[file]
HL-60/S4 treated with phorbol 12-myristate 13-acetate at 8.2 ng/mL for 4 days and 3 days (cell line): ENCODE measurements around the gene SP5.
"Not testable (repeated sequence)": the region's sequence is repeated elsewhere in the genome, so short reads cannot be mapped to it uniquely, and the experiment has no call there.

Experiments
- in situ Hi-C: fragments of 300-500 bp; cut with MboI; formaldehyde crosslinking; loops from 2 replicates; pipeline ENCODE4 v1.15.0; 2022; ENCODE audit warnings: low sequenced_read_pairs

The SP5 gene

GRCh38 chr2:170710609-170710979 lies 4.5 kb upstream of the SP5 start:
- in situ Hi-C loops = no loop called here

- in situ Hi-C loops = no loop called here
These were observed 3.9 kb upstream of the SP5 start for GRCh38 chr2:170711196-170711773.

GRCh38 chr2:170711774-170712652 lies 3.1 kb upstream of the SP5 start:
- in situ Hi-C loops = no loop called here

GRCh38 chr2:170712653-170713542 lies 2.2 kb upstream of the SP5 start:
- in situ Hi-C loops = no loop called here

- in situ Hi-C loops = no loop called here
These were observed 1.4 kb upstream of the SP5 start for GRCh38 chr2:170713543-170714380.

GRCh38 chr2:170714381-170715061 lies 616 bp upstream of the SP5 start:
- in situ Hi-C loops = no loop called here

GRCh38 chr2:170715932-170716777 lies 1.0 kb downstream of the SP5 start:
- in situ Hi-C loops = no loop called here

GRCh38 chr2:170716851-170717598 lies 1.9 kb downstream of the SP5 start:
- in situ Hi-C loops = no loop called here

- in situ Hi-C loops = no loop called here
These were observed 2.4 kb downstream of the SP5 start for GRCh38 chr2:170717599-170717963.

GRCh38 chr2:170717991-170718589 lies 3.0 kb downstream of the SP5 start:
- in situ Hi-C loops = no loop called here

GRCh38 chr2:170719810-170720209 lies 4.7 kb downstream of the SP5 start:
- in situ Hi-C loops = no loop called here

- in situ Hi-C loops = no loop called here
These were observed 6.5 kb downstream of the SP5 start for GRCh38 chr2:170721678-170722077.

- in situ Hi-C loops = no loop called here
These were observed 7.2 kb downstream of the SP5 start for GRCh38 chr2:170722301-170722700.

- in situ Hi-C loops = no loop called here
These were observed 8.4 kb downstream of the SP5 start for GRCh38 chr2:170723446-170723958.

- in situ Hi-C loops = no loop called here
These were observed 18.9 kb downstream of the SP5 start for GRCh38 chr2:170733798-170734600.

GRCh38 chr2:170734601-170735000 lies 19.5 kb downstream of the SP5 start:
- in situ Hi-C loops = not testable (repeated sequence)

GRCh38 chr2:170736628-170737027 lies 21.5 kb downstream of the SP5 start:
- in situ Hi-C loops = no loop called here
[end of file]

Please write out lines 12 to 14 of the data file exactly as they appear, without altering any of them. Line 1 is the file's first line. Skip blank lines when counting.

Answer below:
GRCh38 chr2:170712653-170713542 lies 2.2 kb upstream of the SP5 start:
- in situ Hi-C loops = no loop called here

- in situ Hi-C loops = no loop called here